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Bethink thee of oaths that were lightly spoken,
Alone in the dark, alone on the wave,
To struggle aghast at thy watery grave,
The stout limbs yield, for their strength is past,
The white brow gleams a moment more,
Down, down where the storm is hushed to sleep,
The gem and the pearl lie heaped at thy side,
As they slowly sunk to the wave below.
A peopled home is the ocean bed,
The mother and child are there
The fervent youth and the hoary head,
As the water moveth they lightly sway,
Charles Fenno Hoffman.
BORN in New York, N. Y., 1806. DIED at Harrisburg, Penn., 1884.
(And who the bright legend profanes with a doubt?)
One night, 'mid their revels, by Bacchus were told
But determined to send round the goblet once more,
In composing a draught which, till drinking were o’er,
Grave Ceres herself blithely yielded her corn,
And the spirit that lives in each amber-hued grain, And which first had its birth from the dew of the morn, Was taught to steal out in bright dew-drops again.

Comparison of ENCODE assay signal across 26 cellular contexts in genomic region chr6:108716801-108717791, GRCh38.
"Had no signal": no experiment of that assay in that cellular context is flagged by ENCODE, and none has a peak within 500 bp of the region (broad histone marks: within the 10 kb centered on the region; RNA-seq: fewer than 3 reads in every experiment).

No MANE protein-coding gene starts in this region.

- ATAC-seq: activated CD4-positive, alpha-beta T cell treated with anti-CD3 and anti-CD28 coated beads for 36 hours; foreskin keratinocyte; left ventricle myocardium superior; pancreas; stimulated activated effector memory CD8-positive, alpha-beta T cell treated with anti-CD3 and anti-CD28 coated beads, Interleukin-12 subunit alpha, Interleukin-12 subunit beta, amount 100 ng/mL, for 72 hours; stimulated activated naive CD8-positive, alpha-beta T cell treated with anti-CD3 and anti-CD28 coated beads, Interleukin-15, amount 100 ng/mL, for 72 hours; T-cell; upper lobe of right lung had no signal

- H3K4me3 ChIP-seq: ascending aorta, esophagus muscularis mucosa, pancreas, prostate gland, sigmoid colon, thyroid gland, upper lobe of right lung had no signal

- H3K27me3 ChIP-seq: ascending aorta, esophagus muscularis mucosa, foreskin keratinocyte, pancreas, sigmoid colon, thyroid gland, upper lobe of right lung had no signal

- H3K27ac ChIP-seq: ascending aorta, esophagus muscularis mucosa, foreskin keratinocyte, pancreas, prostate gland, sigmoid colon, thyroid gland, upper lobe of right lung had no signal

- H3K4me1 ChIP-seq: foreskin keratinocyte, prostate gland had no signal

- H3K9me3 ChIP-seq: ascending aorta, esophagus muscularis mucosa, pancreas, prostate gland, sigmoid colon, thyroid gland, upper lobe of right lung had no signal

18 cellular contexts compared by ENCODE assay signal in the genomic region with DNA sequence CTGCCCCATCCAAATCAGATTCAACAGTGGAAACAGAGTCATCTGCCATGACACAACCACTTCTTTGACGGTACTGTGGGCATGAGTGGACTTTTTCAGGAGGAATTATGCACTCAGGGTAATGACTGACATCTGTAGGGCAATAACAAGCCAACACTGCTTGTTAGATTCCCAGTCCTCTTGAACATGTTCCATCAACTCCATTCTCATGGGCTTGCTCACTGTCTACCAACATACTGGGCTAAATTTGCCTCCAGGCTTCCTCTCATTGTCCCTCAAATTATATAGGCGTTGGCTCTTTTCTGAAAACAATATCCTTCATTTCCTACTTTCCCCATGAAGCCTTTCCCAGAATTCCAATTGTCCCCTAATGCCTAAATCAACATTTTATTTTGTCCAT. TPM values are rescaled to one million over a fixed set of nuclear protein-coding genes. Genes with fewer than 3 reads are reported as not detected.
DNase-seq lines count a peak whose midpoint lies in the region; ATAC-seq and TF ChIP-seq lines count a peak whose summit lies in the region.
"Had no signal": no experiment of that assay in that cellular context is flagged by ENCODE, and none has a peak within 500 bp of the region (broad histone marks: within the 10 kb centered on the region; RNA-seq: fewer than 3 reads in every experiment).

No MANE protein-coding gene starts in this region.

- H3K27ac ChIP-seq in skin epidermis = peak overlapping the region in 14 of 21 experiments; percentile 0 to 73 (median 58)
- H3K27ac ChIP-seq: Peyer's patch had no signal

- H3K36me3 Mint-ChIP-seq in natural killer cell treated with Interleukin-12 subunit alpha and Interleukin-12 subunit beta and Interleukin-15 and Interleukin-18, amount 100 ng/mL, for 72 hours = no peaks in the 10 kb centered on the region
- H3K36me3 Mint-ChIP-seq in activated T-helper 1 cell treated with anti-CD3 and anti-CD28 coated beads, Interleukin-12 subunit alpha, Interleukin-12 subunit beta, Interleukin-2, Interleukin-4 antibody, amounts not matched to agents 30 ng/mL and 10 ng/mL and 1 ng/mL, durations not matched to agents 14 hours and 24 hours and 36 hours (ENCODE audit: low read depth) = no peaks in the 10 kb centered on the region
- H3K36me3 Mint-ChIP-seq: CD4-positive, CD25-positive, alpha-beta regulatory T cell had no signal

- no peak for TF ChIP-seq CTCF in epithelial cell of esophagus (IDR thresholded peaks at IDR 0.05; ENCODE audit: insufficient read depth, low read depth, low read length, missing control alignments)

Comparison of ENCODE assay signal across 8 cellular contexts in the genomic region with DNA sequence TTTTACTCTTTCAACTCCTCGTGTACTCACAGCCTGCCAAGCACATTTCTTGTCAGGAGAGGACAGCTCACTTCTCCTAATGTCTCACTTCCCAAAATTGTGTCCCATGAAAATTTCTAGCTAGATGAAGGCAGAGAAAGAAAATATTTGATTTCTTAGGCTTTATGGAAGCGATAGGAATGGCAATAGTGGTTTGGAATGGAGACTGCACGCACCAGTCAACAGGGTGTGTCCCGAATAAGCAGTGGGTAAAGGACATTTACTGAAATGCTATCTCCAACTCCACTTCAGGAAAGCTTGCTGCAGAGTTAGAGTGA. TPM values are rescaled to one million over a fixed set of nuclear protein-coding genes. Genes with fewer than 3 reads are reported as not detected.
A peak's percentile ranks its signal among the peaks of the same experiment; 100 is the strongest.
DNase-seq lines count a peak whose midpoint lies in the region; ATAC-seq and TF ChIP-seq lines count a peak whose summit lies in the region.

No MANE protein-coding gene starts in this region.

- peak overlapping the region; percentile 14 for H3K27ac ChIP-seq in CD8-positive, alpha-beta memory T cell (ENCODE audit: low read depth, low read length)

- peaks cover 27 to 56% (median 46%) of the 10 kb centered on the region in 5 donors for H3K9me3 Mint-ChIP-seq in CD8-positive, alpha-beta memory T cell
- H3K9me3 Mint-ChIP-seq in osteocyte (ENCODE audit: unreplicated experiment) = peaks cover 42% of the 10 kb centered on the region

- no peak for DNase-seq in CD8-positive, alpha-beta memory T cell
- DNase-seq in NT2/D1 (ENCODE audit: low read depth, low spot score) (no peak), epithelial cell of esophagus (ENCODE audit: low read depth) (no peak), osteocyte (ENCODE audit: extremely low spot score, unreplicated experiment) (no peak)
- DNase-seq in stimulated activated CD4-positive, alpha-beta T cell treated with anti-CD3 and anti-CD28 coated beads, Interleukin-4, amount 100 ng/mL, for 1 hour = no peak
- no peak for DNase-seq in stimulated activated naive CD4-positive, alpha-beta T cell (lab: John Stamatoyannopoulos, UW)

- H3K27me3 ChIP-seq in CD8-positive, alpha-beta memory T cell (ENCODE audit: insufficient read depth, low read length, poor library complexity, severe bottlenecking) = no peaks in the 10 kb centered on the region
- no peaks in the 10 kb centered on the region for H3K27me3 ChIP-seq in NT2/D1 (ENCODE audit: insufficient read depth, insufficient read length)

Pomona, whose choicest of fruits on the board
The liquids were mingled while Venus looked on
Flora, then, from her bosom of fragrancy, shook,
The draught was delicious, and loud the acclaim,
But JULEPS the drink of immortals became,
When JOVE himself added a handful of hail.
Matthew Fontaine Maury.
BORN in Spottsylvania Co., Va., 1806. DIED at Lexington, Va., 1873.
THE SOUTHERN SKY.
[The Physical Geography of the Sea. 1855.—Revised Edition. 1860.]
RESENTLY the stars begin to peep out, timidly at first, as if to see whether the elements here below had ceased their strife, and if the scene on earth be such as they, from bright spheres aloft, may shed their sweet influences upon. Sirius, or that blazing world n Argus, may be the first watcher to send down a feeble ray; then follow another and another, all smiling meekly; but presently, in the short twilight of the latitude, the bright leaders of the starry host blaze forth in all their glory, and the sky is decked and spangled with superb brilliants. In the twinkling of an eye, and faster than the admiring gazer can tell, the stars seem to leap out from their hiding-places. By invisible hands, and in quick succession, the constellations are hung out; but first of all, and with dazzling glory, in the azure depths of space appears the Great Southern Cross. That shining symbol lends a holy grandeur to the scene, making it still more impressive. Alone in the night-watch, after the sea-breeze has sunk to rest, I have stood on the deck under those